Artificial Neural Networks in Hydrology
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Artificial Neural Networks in Hydrology

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R. S. GOVINDARAJU and ARAMACHANDRA RAO School of Civil Engineering Purdue University West Lafayette, IN. , USA Background and Motivation The basic notion of artificial neural networks (ANNs), as we understand them today, was perhaps first formalized by McCulloch and Pitts (1943) in their model of an artificial neuron. Research in this field remained somewhat dormant in the early years, perhaps because of the limited capabilities of this method and because there was no clear indication of its potential uses. However, interest in this area picked up momentum in a dramatic fashion with the works of Hopfield (1982) and Rumelhart et al. (1986). Not only did these studies place artificial neural networks on a firmer mathematical footing, but also opened the dOOf to a host of potential applications for this computational tool. Consequently, neural network computing has progressed rapidly along all fronts: theoretical development of different learning algorithms, computing capabilities, and applications to diverse areas from neurophysiology to the stock market. . Initial studies on artificial neural networks were prompted by adesire to have computers mimic human learning. As a result, the jargon associated with the technical literature on this subject is replete with expressions such as excitation and inhibition of neurons, strength of synaptic connections, learning rates, training, and network experience. ANNs have also been referred to as neurocomputers by people who want to preserve this analogy.
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Product details

  • Hardback | 332 pages
  • 157.5 x 236.2 x 25.4mm | 567g
  • Dordrecht, Netherlands
  • English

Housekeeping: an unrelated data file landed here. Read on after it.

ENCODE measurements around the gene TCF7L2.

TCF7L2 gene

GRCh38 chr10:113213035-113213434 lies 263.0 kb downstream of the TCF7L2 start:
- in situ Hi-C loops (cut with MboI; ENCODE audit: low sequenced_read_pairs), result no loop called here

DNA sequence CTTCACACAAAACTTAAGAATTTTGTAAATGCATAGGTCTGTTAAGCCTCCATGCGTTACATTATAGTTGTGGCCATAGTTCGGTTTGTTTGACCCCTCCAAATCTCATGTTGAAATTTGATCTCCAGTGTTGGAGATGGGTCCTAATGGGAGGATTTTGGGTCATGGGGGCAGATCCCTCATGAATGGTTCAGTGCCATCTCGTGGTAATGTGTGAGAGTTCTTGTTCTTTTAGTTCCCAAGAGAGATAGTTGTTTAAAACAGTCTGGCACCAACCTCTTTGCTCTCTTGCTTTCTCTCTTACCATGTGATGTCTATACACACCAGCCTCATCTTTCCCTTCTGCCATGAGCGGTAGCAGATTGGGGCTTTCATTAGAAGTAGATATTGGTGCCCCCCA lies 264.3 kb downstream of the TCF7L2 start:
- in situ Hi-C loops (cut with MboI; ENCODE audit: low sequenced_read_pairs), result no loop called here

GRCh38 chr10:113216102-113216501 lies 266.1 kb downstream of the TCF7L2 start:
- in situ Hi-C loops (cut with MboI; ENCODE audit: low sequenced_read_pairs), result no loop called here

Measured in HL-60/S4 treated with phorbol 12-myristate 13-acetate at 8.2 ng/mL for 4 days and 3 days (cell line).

• 2000 ed.
  • XVI, 332 p.
  • 0792362268
  • 9780792362265

Table of contents

Acknowledgements. List of Contributors. Introduction; R.S. Govindaraju, A. Ramachandra Rao. 1. Effective and Efficient Modeling for Streamflow Forecasting; H.V. Gupta, et al. 2. Streamflow Forecasting Based on Artificial Neural Networks; J.D. Salas, et al. 3. Real Time Forecasting Using Neural Networks; M.C. Deo, K. Thirumalaiah. 4. Modular Neural Networks for Watershed Runoff; B. Zhang, R.S. Govindaraju. 5. Radial-Basis Function Networks; R.S. Govindaraju, B. Zhang. 6. Artificial Neural Networks in Subsurface Characterization; D.M. Rizzo, D.E. Dougherty. 7. Optimal Groundwater Remediation Using Artificial Neural Networks; L.L. Rogers, et al. 8. Adaptive Neural Networks in Regulation of River Flows; J.M. Reddy, B.M. Wilamowski. 9. Identification of Pollution Sources Via Neural Networks; G.M. Brion, S. Lingireddy. 10. Spatial Organization and Characterization of Soil Physical Properties Using Self-Organizing Maps; S. Islam, R. Kothari. 11. Rainfall Estimation From Satellite Imagery; K.-L. Hsu, et al. 12. Streamflow Data Infilling Techniques Based on Concepts of Groups and Neural Networks; U.S. Panu, et al. 13. Spatial Analysis of Hydrologic and Environmental Data Based on Artificial Neural Networks; H.-S. Shin, J.D. Salas. 14. Application of Artificial Neural Networks to Forecasting of Surface Water Quality Variables: Issues, Applications and Challenges; H.R. Maier, G.C. Dandy. 15. Long Range Precipitation Prediction in California: A Look Inside the `Black Box' of a Trained Network; D. Silverman, J.A. Dracup.
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Review quote

`The book can be recommended as an important (but not the only) source of information on applications of artificial neural networks to hydrological problems. It would be useful for graduate students, researchers and hyrologists.'
World Meteorological Organization Bulletin, 50:3 (2001)
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